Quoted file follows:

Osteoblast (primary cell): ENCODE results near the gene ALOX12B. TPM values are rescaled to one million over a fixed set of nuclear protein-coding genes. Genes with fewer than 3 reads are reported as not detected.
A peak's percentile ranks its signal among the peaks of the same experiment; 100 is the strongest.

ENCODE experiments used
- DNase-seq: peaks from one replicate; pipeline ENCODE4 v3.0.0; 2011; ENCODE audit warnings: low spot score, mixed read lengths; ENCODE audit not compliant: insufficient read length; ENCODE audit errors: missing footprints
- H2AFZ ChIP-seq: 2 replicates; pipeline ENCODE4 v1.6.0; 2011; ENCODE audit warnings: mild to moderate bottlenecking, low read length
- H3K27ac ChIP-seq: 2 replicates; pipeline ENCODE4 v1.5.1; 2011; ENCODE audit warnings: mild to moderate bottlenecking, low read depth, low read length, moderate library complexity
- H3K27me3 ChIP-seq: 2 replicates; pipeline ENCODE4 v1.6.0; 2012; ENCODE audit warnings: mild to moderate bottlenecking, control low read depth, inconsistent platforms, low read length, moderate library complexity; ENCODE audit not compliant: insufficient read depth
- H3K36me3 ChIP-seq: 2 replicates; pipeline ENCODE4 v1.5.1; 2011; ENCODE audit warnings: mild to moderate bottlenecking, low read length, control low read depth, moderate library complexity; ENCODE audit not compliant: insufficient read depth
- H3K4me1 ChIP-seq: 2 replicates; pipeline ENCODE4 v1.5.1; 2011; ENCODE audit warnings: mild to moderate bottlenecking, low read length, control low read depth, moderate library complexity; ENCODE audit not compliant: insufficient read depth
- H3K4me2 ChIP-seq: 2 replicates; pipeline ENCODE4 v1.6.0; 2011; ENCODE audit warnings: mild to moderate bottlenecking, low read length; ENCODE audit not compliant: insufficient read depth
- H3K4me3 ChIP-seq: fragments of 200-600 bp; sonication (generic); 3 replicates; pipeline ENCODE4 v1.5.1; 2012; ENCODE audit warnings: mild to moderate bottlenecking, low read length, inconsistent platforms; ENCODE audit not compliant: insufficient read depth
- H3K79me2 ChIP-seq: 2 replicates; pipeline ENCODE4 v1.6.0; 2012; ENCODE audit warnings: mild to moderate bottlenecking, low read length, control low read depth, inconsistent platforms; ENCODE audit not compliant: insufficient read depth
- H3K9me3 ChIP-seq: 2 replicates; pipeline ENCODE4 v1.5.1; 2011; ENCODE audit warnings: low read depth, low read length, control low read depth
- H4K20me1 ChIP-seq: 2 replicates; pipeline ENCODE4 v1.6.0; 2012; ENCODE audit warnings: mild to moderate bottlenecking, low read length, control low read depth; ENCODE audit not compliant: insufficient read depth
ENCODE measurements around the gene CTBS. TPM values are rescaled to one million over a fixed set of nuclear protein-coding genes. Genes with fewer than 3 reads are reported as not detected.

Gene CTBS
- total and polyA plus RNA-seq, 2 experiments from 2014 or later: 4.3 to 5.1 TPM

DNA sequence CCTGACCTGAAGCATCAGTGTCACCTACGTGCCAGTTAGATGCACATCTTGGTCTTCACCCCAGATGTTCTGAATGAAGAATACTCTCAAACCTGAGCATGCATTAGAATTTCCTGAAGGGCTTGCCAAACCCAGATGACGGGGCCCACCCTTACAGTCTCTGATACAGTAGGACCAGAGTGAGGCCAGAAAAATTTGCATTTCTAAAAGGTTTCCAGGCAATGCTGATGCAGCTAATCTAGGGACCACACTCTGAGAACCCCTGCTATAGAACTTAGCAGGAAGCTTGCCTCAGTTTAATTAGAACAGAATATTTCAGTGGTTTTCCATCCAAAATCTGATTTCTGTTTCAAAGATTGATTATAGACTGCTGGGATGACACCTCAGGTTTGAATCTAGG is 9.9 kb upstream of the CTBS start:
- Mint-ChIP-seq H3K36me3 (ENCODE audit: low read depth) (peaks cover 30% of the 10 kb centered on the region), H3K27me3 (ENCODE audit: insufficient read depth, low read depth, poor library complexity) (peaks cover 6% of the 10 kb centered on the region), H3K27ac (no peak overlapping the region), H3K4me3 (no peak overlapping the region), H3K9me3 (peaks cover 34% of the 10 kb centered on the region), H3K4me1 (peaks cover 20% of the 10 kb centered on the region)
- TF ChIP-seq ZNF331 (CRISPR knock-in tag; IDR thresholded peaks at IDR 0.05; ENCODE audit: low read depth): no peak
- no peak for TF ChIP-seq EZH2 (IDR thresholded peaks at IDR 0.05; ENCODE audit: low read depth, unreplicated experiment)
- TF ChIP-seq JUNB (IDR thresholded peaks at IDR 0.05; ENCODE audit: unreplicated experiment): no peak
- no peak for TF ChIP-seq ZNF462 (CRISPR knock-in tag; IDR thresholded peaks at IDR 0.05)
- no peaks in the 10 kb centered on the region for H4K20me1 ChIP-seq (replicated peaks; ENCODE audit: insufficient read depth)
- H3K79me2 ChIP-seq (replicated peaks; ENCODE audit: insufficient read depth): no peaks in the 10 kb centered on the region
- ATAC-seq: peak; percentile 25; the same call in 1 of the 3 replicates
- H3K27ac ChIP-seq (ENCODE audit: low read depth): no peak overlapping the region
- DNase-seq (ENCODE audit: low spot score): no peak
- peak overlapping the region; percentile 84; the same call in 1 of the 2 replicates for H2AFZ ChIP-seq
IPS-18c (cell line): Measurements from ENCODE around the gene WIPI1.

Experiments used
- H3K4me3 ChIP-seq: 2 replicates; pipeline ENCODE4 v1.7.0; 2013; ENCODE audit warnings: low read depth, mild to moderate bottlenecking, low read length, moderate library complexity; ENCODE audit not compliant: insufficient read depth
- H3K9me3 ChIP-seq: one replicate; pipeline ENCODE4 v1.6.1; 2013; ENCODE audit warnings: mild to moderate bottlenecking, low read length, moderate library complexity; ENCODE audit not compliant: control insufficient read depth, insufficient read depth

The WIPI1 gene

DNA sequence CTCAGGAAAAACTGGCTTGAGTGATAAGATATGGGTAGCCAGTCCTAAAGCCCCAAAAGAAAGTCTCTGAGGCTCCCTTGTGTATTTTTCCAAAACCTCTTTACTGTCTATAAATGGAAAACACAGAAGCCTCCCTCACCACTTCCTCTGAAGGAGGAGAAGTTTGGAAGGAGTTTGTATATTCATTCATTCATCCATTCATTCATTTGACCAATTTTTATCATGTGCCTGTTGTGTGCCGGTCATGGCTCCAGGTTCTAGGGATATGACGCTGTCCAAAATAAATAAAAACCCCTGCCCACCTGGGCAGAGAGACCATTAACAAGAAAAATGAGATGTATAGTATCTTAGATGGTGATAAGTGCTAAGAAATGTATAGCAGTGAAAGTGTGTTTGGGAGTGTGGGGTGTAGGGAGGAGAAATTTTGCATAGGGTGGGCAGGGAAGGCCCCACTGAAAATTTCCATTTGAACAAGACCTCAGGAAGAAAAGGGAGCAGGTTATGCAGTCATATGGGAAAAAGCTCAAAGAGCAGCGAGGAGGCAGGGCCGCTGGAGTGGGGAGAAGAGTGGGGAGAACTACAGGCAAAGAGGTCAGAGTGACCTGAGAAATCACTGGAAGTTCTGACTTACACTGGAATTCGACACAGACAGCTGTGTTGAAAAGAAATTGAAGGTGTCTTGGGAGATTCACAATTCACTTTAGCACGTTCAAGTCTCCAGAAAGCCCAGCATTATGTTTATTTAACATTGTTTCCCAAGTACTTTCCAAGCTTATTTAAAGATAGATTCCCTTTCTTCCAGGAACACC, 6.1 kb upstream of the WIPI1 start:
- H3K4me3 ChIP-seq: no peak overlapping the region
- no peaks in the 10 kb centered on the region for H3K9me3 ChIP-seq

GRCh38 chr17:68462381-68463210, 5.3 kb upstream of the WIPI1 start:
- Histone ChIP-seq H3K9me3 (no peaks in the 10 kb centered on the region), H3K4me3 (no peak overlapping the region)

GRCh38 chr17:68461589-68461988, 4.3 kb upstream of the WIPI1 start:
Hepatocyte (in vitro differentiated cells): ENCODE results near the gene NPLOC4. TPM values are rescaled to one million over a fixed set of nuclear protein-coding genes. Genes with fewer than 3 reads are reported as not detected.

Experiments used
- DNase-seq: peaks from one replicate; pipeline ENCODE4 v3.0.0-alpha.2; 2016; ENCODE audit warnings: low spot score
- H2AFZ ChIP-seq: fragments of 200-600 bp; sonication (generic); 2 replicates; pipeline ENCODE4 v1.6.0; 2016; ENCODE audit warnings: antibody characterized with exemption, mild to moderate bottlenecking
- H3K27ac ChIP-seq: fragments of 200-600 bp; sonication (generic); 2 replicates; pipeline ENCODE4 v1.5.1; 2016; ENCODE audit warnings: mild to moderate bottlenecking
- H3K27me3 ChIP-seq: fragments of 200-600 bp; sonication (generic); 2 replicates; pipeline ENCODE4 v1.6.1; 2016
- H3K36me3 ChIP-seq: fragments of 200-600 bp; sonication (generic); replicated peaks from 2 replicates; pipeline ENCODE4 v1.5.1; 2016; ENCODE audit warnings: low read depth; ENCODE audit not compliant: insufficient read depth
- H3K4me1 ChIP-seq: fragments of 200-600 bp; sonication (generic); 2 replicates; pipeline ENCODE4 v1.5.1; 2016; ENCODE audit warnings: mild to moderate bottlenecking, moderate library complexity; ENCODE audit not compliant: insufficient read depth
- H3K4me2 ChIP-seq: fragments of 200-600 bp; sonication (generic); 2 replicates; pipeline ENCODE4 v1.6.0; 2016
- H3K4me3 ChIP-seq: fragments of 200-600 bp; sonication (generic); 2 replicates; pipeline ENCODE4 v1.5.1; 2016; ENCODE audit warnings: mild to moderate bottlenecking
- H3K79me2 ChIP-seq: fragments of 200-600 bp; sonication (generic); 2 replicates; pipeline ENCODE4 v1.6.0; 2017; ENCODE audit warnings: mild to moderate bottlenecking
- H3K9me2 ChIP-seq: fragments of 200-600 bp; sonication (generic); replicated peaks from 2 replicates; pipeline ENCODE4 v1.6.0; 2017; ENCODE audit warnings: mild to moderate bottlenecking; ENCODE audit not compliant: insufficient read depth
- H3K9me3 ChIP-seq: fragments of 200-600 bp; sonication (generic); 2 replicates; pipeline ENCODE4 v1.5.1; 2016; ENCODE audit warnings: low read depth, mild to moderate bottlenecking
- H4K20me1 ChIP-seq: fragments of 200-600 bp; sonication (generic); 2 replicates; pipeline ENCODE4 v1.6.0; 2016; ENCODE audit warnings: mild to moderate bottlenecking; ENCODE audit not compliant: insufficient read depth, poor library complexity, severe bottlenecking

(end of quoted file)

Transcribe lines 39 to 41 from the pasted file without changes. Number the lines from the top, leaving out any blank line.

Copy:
- Histone ChIP-seq H3K9me3 (no peaks in the 10 kb centered on the region), H3K4me3 (no peak overlapping the region)

GRCh38 chr17:68461589-68461988, 4.3 kb upstream of the WIPI1 start:
Hepatocyte (in vitro differentiated cells): ENCODE results near the gene NPLOC4. TPM values are rescaled to one million over a fixed set of nuclear protein-coding genes. Genes with fewer than 3 reads are reported as not detected.